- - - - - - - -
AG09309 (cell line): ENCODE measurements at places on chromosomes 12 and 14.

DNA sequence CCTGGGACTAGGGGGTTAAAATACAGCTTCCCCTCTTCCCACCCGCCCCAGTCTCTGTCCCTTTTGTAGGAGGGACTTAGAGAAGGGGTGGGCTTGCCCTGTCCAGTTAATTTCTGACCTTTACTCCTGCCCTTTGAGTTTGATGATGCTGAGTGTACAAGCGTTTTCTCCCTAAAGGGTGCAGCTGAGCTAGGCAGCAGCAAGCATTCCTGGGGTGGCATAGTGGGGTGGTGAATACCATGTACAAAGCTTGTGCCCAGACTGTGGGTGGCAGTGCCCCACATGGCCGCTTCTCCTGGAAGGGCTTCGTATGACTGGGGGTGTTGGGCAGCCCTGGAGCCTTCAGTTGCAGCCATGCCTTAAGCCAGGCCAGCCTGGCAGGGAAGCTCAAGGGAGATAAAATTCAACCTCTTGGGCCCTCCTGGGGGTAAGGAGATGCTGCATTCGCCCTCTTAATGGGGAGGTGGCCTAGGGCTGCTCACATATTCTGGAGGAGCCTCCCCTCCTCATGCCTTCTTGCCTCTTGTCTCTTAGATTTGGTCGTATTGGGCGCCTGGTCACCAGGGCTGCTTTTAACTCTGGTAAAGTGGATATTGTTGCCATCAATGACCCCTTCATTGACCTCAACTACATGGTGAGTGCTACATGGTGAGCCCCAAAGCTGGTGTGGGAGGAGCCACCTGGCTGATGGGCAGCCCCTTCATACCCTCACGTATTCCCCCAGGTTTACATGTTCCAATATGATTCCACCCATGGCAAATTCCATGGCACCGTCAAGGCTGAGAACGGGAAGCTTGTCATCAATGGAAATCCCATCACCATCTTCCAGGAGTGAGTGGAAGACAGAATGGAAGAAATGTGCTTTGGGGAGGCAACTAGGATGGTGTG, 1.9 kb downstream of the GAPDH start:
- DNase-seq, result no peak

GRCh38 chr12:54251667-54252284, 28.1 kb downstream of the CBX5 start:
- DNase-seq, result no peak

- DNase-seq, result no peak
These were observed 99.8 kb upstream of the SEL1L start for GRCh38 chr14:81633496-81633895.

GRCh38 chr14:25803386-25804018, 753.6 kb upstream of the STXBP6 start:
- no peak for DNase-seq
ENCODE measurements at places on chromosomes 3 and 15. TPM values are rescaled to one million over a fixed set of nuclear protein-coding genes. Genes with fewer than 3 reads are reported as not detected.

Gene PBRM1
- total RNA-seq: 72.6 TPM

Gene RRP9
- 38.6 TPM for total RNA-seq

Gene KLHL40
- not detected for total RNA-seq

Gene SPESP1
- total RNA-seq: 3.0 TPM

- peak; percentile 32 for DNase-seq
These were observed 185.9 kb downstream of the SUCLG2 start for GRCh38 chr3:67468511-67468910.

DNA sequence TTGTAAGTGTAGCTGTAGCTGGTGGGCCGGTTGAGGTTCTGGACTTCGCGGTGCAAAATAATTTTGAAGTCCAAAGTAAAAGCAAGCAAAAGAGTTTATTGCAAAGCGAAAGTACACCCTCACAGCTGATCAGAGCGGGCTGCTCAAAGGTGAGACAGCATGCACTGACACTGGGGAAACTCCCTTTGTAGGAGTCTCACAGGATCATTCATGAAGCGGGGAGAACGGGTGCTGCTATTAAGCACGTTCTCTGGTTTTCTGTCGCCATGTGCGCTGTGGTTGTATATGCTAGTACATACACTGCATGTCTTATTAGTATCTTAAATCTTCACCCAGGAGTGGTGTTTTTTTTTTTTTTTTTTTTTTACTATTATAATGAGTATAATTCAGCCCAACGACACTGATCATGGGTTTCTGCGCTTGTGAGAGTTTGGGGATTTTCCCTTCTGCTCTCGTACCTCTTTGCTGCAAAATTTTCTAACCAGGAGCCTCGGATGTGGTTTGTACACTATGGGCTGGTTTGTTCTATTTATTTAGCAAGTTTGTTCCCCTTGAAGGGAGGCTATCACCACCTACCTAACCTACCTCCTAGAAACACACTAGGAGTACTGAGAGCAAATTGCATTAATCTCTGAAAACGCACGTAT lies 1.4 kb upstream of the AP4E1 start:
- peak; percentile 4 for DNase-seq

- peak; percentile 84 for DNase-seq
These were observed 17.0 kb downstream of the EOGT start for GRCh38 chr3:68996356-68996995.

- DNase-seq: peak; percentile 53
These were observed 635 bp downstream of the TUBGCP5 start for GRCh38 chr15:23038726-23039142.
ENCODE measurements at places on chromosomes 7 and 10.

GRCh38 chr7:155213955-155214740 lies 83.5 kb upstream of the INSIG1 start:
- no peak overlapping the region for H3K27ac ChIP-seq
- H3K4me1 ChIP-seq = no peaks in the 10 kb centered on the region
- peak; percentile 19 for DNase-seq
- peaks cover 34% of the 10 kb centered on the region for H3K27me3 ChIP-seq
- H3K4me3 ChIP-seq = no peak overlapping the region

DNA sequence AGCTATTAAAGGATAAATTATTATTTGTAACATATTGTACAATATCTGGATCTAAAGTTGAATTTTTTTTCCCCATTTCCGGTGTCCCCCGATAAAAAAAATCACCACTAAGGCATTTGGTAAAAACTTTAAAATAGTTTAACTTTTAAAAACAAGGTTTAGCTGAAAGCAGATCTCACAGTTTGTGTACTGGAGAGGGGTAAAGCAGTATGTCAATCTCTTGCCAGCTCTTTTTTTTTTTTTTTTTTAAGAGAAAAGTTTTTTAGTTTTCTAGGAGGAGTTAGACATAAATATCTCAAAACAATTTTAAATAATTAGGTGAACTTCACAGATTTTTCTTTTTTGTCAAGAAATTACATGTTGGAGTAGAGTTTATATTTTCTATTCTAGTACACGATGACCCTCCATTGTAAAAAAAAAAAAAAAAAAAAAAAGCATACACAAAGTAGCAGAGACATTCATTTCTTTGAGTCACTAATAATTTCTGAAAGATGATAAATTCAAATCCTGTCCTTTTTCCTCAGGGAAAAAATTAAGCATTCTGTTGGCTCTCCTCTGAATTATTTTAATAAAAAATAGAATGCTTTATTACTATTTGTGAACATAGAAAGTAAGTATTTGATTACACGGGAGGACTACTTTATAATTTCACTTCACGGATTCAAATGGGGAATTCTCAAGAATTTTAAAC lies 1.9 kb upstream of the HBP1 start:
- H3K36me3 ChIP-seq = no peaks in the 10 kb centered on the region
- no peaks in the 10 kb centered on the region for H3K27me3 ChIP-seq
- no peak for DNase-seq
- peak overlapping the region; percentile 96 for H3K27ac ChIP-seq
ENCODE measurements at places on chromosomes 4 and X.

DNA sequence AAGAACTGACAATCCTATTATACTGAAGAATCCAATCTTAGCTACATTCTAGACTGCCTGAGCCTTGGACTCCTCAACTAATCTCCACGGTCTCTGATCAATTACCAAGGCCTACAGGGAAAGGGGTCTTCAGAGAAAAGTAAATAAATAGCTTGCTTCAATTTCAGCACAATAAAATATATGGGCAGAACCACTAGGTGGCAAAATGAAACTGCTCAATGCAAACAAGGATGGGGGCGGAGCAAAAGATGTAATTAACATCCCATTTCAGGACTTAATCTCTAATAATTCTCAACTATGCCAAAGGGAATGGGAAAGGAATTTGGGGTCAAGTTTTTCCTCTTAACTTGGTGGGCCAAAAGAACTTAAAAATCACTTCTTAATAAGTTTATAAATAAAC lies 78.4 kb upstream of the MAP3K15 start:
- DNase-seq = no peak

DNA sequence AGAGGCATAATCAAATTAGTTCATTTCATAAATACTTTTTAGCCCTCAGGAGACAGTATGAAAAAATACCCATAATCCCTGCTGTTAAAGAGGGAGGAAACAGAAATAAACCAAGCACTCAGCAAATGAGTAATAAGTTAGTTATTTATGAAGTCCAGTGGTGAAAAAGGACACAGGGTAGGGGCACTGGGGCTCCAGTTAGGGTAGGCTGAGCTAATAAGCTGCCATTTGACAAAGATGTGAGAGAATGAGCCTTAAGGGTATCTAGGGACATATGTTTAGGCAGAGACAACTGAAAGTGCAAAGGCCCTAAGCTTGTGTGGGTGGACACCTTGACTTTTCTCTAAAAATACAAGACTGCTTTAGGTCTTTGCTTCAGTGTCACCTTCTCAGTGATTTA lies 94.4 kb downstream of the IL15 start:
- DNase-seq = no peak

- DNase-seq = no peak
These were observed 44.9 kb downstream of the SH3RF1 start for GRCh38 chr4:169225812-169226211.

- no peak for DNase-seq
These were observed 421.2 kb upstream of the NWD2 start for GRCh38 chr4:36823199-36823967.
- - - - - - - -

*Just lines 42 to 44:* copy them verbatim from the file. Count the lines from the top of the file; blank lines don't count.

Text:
DNA sequence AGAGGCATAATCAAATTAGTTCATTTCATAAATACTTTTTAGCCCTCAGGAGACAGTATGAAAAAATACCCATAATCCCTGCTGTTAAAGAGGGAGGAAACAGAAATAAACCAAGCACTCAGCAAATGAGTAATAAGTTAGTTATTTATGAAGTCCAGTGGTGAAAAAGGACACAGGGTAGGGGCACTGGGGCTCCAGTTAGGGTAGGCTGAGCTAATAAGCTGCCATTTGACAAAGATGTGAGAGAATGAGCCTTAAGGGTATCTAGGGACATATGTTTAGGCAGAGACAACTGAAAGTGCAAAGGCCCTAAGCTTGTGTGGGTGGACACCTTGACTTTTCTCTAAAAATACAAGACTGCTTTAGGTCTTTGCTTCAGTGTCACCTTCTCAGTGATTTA lies 94.4 kb downstream of the IL15 start:
- DNase-seq = no peak

- DNase-seq = no peak